Reviews by eknapp
A gorgeous art-only immigration story.
SPOILER: [A man leaves his wife and young daughter to sail off to a faraway land where he doesn't speak the language. He makes some friends, saves some money, and brings his family over for a joyful reunion.]

The Arrival is completely text-free and absolutely beautiful, entirely drawn in sepia-toned, I don't know, pencil sketches maybe. It's a bizarre blend of styles: the people all look 19th century Ellis Island; everybody has a familiar or pet inspired by Maurice Sendak (my wife says "Pokemon"), like the miniature whale-dog and the fish-bird; and the musical instruments and modes of transportation are right out of Dr. Seuss and Dr. Who respectively (I'm sure I saw a poggle horn, a zimbaphone, and possibly a three-nozzled bloozer). The writing on signs and immigration documents looks suspiciously like a supersecret transliteration code I devised when I was 7.

I like Tan's inventive text-free ways of communicating concepts like danger and the passage of time. The homeland that the unnamed man leaves behind is dark, with shadows of dragontails on all the city streets--in his new home he's startled once by a small apparently-harmless cat-thing with a similar tail. He shows time passing on his initial voyage with a sixty-panel (I counted) montage of clouds, and later with a 24-panel array of a transforming leaf-eye-dandelion. Neat.
Decent thriller, not as good as his later stuff.
An old-money New York architect witnesses a murder. An unusual group of Indian death-cult mobsters comes after him and his family to silence him, but no one--not his bosses, not the cops, not even his wife--believes him that the accumulating deaths are anything but unrelated accidents and random crimes. Like the star of an 80s action movie, he takes the fight to the Kali-worshipping gangsters.

Karma is one of Smith's early works, and he got a LOT better with Sacrifice and the Snowfall trilogy. The first half of the book simply bored me, it was hard to relate to a depressed, blue-blooded country club New Englander. I didn't really engage until the hero's extramarital affair was uncovered; he found himself in the interesting position of having to convince his wife that their daughter's life was in mortal danger from implausible bad guys immediately after having destroyed his credibility with her. THAT was juicy.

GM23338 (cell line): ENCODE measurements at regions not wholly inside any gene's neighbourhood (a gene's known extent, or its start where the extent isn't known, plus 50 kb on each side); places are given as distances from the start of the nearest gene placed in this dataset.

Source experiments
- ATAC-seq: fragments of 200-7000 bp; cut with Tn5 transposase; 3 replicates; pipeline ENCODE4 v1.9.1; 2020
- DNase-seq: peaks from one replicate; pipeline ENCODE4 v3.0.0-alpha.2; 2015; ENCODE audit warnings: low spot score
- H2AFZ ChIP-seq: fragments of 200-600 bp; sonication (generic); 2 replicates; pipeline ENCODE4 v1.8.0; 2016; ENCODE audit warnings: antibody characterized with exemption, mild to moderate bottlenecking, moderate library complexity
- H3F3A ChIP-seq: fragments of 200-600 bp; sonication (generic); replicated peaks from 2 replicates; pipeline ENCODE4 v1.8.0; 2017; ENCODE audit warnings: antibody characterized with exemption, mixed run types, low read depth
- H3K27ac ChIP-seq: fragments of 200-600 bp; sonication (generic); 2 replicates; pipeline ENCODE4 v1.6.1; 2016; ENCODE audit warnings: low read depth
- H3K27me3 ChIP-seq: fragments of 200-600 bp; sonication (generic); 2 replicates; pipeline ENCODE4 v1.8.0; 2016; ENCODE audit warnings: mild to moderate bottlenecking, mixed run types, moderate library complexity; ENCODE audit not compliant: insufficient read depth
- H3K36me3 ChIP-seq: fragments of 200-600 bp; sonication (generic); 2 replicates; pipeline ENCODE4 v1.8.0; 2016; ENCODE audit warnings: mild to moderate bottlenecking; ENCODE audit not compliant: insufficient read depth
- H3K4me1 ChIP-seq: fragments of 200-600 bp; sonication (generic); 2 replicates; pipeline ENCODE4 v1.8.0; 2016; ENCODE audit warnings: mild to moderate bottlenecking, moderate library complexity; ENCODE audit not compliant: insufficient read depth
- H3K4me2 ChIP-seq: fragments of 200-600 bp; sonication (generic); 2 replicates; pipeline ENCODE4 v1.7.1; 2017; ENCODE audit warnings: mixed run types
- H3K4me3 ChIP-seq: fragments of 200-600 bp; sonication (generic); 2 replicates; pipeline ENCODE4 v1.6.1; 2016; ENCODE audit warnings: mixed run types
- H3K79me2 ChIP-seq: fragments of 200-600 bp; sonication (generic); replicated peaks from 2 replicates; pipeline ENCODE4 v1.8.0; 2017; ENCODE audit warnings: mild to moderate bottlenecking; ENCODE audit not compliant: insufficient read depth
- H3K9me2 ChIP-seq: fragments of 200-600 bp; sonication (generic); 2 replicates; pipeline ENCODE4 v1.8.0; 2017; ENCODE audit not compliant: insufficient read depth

Meh. The Comedian's backstory was kind of interesting--his 60's association with the Kennedy clan and certain historical events was reasonably well put together. But it lacked the magic of Watchmen.

Rorschach's story was an embarrassment. His contempt for, well pretty much everyone, shone through but he spent the entire book getting his ass kicked repeatedly and tripping into lucky escapes. That's not Rorschach.
Beautiful but unsatisfying.
Wow. Lost Dogs is simply a chain of horrific injustices. A revenge tail where nobody gets--or even seeks--revenge. I guess it's also supposed to be the story of a man holding on to his humanity through all that the world can throw at him, but for me that paled against how badly I wanted to see the bad guys get what they deserved.
A strange mix of excitement and mediocrity
Dara faces off against the final elemental-god-sibling. Malia manipulates the easily fooled masses into believing that Dara is a psycho super-nutter and that she, Malia, is humanity's only hope. Dara has the entire population of Earth to contend with in addition to the power-mad air goddess.

The final volume is as simplistic as the rest. The characters are all about as canny as your average fourth grader, right down to the general in charge of keeping the superhumans under control. This would be a clear YA title if it weren't for the violence. The Luna brothers never met a compound fracture they didn't want to draw in close-up.

I did quite like the dark ending, and the mixed in flashbacks they used to tie it together.